Help - Search - Members - Calendar
Full Version: Half Keyboard
OESF Forums > Distros, Development, and Model Specific Forums > Everything Development > User Request for Applications
ClintReese
Hello. I've been reading about wearable computers on the internet for a few years now, and I've made a few attempts at building some. In my exploration, I came across a device called the "Half Keyboard."

http://halfkeyboard.com/wearable/index.html

It seems to cost about $300 and seems to be mainly built for OS's like the palm OS.

Now that I have my Z-SL-5600 running Python, though, I am thinking of a cheaper solution.

Why couldn't the Z be configured so that a person could hold it with one hand, and type with one thumb on only _half_ the keyboard? One might have to type 2 keys for each character, but it should be possible.

This might make the Z _truly_ mobile. If one must type with both hands and focus on the device, how can one do something which requires true mobility at the same time?

All I need now is a sutable text editor. I've considered many, The writer of PyPE was even nice enough to expalin to me why my trying to adapt his editor wasn't a very good choice for this application.

Does anyone know how I might make this work? Any other ideas?

Clint Reese
doc
You mean you'd turn the 300x400 screen into a keyboard? How would you see any of the text editor then? The picture on the 1/2 keyboard site shows a keyboard on one wrist and a screen on the other. I'm not quite sure what you mean, but I'm intrigued. I have found the best way to really type on the zaurus is to network it and use VNC...not the really mobile solution ;p Most apps that I think are good for the Z are those which don't require alot of keybard input, using only the thumb control or the stylus.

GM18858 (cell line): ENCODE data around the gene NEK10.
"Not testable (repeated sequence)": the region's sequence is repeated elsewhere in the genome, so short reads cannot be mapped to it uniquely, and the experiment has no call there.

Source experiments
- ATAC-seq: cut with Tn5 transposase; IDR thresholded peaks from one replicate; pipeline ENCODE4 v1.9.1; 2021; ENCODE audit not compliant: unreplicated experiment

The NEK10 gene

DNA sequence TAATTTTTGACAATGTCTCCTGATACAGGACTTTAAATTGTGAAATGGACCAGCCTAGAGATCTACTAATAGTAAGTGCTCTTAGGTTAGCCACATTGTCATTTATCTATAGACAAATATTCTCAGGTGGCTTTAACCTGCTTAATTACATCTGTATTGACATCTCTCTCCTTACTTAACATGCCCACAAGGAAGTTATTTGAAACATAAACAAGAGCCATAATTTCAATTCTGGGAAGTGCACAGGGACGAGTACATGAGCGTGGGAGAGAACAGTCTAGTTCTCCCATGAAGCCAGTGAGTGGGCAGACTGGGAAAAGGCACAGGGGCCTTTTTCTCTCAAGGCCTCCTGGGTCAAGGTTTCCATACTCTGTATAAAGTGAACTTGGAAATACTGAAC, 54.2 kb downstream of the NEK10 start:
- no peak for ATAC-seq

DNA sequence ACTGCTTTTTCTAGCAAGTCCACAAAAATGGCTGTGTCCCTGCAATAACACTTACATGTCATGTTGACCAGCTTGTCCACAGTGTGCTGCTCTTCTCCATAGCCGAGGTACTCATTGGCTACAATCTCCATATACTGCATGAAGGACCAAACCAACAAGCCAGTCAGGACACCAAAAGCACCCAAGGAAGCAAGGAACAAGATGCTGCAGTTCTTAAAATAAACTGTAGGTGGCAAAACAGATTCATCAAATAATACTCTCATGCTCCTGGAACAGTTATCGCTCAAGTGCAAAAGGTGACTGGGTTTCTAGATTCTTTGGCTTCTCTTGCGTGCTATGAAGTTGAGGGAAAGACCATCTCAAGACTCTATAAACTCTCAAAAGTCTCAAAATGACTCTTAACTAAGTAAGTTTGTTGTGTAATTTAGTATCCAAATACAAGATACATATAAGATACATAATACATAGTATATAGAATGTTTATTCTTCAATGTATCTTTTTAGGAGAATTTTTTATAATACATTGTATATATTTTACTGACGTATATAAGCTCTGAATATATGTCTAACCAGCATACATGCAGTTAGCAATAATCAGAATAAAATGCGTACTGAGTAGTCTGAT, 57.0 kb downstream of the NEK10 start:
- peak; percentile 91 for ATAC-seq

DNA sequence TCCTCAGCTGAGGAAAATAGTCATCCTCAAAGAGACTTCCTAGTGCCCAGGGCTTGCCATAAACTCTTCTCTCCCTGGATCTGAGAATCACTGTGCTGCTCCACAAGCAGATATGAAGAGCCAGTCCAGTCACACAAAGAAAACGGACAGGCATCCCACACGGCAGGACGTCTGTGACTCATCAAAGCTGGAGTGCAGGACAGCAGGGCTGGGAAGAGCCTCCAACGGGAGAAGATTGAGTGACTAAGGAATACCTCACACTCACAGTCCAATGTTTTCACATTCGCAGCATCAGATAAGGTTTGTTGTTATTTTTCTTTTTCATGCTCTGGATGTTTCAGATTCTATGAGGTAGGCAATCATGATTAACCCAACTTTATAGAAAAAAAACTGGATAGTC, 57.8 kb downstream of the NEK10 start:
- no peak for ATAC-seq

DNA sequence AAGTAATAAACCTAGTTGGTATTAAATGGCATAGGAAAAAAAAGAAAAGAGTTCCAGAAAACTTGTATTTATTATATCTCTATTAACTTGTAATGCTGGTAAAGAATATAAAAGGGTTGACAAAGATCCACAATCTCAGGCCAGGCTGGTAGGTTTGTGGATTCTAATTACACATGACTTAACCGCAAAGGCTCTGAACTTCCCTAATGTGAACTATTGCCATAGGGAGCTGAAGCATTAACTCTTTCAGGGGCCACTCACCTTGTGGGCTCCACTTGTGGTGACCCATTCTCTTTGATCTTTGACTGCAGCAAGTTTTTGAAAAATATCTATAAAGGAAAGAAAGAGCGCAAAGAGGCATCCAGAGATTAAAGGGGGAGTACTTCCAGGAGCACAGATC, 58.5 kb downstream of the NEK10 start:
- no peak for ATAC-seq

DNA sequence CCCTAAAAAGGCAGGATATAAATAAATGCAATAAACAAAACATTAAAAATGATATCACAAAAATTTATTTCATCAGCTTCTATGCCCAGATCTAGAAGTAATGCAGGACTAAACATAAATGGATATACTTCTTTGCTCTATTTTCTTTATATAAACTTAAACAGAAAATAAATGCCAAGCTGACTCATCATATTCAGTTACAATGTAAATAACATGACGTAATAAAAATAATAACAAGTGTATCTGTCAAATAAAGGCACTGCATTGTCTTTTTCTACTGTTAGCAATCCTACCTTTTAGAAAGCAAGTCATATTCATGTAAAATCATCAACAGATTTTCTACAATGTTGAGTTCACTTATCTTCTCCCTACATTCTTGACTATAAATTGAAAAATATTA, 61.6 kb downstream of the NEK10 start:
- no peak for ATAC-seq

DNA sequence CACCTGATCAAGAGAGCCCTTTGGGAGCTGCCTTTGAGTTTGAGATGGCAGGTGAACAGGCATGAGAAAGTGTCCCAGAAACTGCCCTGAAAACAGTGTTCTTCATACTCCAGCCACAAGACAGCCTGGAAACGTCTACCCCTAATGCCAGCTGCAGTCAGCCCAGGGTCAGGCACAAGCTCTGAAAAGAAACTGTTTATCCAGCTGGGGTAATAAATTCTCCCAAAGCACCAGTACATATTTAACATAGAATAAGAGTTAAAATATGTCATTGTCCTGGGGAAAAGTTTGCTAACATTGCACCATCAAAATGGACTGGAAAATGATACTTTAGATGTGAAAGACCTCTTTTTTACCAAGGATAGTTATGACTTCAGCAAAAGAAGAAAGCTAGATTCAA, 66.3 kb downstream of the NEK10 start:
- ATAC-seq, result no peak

ClintReese
QUOTE
You mean you'd turn the 300x400 screen into a keyboard?  How would you see any of the text editor then?  The picture on the 1/2 keyboard site shows a keyboard on one wrist and a screen on the other.  I'm not quite sure what you mean, but I'm intrigued.


You are correct that this isn't exactly what I meant. After giving it some thought, I have come to the conclusion that building this application may be simpler than explaining it right now, though. smile.gif

QUOTE
I have found the best way to really type on the zaurus is to network it and use VNC...not the really mobile solution ;p   Most apps that I think are good for the Z are those which don't require alot of keybard input, using only the thumb control or the stylus.


Exactly. Only thumb conrol, for now. Since I can't reach both halves of the keyboard comfortably while holding the Zaurus in one hand, this means only using half of the keyboard. It just reminds me of Matias's "halfkeyboard."

I know that seems like a very slow and uncomfortable way to input. I would prefer a one-handed chording keyboard such at the "Twiddler" lying over there in the corner, but I don't know how to make it work with the Zaurus. Maybe if I interface the Zaurus with a PIC through the serial port, I can set up my own chording keyboard. I've already built some prototypes of such input devices. Of course, they won't let me carry that on a plane, but if I build apps which are popular enough, maybe I can convince someone "sharp" to mass-produce them. smile.gif